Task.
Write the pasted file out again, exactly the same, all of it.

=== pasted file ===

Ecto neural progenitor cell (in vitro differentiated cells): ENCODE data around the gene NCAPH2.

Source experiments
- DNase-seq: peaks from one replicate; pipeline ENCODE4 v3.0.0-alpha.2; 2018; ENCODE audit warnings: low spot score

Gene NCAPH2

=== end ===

Ecto neural progenitor cell (in vitro differentiated cells): ENCODE data around the gene NCAPH2.

Source experiments
- DNase-seq: peaks from one replicate; pipeline ENCODE4 v3.0.0-alpha.2; 2018; ENCODE audit warnings: low spot score

Gene NCAPH2